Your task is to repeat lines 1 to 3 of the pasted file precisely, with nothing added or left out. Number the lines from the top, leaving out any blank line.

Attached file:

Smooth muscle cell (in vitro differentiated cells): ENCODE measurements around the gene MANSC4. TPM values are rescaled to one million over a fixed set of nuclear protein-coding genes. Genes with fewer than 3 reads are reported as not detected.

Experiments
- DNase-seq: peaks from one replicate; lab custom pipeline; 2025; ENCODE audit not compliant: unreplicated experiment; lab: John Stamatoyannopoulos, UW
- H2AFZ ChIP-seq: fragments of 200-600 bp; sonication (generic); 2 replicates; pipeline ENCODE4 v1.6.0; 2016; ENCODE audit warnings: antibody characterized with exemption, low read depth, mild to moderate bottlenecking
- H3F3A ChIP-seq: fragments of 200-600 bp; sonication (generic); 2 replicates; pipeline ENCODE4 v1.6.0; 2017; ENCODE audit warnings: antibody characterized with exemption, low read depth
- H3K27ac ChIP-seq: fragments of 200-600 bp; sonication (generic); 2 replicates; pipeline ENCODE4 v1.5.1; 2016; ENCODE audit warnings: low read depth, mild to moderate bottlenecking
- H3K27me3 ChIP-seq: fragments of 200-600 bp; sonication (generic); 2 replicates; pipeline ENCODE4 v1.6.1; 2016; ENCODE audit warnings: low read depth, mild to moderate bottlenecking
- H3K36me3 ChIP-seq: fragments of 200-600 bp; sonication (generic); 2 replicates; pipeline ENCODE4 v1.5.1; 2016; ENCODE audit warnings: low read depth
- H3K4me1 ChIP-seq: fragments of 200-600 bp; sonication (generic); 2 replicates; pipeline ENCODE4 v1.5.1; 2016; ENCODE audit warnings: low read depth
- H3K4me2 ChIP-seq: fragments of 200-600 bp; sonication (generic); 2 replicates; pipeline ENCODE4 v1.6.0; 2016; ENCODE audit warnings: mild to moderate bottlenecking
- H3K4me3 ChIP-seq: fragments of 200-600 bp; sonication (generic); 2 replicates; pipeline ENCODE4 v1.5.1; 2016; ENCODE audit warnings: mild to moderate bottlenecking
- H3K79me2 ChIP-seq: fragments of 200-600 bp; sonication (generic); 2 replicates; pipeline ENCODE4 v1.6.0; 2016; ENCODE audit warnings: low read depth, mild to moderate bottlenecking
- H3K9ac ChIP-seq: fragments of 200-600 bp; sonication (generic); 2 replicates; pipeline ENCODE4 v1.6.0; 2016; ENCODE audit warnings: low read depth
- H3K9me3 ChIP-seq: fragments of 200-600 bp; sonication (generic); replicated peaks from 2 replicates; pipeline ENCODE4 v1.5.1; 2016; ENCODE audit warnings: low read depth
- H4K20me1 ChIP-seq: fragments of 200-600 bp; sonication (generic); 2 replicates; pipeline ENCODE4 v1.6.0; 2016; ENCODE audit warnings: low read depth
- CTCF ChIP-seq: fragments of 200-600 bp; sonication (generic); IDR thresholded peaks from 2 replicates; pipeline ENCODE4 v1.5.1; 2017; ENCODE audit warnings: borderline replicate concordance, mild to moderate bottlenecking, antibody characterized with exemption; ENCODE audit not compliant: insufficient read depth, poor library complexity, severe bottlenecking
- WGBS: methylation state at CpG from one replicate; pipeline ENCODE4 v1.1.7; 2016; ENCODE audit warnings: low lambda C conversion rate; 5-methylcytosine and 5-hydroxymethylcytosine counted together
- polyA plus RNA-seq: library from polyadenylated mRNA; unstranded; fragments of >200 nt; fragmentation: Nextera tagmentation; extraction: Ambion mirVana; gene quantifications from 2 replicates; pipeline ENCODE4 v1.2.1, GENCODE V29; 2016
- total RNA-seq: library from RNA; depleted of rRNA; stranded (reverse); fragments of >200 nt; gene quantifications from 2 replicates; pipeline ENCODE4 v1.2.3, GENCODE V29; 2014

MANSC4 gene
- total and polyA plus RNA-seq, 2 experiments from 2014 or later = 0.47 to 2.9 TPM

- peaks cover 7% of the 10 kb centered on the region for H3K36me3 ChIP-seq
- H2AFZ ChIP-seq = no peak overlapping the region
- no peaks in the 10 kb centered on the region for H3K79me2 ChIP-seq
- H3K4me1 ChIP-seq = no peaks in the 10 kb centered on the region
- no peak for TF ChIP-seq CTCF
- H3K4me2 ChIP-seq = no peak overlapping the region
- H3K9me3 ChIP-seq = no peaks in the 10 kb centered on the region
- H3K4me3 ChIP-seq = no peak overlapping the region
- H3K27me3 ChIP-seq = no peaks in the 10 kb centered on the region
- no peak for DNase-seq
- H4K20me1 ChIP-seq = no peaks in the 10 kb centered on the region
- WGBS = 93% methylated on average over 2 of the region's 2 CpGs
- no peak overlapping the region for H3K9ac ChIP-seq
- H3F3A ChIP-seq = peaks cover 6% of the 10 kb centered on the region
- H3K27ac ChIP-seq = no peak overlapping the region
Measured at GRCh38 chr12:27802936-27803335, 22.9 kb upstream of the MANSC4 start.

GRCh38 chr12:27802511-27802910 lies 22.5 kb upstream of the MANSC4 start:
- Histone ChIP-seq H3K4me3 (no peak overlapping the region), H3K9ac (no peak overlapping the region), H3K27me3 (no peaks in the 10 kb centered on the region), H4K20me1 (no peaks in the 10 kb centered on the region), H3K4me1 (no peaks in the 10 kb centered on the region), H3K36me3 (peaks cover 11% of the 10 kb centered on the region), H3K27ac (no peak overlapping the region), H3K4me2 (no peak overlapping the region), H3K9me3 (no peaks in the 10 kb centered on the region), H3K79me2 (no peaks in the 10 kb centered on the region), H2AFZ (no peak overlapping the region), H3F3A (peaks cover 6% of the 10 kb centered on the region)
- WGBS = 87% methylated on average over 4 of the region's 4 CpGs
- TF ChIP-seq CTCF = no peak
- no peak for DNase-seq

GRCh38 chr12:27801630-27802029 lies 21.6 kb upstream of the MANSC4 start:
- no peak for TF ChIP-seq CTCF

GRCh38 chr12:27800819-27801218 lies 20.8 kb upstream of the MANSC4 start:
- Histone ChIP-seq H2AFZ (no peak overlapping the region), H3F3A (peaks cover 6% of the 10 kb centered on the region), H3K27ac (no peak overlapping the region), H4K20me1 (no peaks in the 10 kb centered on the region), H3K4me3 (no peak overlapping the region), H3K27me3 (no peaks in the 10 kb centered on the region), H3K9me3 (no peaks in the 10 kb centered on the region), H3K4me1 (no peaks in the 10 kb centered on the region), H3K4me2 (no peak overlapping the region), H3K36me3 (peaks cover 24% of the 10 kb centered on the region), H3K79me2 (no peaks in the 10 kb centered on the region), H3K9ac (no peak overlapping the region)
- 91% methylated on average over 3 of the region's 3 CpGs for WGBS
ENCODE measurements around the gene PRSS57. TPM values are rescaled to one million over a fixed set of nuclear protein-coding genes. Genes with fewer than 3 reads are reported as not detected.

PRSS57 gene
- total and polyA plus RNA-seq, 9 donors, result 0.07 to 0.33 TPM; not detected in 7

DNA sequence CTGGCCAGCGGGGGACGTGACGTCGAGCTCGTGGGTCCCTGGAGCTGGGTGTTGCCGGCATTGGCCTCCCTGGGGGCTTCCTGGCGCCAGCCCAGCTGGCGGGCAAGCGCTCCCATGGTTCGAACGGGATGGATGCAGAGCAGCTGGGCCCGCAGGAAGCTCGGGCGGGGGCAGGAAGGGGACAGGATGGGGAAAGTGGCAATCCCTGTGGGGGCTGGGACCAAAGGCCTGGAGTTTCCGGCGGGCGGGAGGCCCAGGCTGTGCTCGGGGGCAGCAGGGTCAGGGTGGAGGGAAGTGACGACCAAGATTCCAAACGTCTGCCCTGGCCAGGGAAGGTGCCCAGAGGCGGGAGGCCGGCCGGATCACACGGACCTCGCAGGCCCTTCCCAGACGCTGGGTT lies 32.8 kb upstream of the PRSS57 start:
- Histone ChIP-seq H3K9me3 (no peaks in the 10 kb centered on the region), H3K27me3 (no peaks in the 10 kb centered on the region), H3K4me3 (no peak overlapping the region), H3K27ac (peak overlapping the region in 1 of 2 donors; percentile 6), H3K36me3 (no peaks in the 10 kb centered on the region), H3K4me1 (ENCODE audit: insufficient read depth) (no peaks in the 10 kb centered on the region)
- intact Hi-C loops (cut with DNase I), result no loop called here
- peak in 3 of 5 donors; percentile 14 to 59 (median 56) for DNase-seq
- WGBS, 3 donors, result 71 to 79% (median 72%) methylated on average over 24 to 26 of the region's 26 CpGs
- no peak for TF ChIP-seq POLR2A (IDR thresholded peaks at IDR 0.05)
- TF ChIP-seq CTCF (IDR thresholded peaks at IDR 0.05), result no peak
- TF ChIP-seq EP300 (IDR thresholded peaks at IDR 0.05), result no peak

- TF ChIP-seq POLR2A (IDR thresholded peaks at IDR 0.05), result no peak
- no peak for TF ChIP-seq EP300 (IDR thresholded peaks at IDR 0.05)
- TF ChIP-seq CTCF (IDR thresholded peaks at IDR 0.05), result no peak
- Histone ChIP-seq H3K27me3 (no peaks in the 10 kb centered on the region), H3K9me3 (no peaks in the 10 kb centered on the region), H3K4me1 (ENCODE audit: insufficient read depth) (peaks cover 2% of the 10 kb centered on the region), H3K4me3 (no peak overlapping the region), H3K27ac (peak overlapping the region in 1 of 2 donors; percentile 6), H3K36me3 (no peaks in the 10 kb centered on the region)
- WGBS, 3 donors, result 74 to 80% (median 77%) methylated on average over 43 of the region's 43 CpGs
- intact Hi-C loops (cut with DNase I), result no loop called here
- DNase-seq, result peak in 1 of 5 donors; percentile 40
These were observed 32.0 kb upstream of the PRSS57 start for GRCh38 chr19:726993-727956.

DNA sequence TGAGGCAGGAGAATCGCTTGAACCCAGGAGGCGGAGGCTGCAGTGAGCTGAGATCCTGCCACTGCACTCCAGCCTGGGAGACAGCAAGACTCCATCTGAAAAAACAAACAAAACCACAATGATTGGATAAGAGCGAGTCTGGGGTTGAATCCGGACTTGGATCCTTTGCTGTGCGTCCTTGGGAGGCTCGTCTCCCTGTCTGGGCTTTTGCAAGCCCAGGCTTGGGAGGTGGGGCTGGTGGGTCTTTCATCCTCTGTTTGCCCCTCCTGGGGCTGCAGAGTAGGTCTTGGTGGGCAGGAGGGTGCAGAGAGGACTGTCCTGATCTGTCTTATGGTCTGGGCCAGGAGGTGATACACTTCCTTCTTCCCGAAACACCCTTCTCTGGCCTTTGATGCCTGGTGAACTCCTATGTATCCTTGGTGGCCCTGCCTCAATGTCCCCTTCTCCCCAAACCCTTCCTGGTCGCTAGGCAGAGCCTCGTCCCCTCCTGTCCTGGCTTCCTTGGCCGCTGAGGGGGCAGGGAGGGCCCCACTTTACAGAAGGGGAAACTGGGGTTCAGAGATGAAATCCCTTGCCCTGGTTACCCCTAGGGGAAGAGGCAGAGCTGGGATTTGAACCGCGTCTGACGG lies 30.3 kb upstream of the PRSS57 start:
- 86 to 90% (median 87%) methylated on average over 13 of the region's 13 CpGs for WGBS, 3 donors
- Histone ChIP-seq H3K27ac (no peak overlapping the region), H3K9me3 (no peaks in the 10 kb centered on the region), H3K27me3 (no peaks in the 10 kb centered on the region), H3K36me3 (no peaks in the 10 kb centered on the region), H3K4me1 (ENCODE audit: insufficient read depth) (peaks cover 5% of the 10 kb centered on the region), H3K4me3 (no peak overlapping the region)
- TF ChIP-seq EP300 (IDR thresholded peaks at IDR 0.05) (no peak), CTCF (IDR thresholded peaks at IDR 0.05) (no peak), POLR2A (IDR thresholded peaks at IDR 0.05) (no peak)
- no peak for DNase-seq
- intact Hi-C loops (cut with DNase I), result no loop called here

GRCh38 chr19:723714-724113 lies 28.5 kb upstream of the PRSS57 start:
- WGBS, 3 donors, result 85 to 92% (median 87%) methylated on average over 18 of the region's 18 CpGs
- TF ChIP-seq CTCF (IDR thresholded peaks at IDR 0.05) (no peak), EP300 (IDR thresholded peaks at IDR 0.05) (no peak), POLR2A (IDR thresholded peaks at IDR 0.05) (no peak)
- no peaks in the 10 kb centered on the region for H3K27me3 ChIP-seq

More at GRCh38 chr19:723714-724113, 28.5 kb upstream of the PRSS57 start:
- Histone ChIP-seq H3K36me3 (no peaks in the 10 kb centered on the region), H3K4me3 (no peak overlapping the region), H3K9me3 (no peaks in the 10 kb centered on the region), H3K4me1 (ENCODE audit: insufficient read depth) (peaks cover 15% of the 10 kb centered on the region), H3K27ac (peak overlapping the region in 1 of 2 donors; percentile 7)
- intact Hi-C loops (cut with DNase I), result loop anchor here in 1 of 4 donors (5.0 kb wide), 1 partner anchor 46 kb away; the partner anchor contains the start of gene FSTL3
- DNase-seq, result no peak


Smooth muscle cell (in vitro differentiated cells): ENCODE measurements around the gene MANSC4. TPM values are rescaled to one million over a fixed set of nuclear protein-coding genes. Genes with fewer than 3 reads are reported as not detected.

Experiments
- DNase-seq: peaks from one replicate; lab custom pipeline; 2025; ENCODE audit not compliant: unreplicated experiment; lab: John Stamatoyannopoulos, UW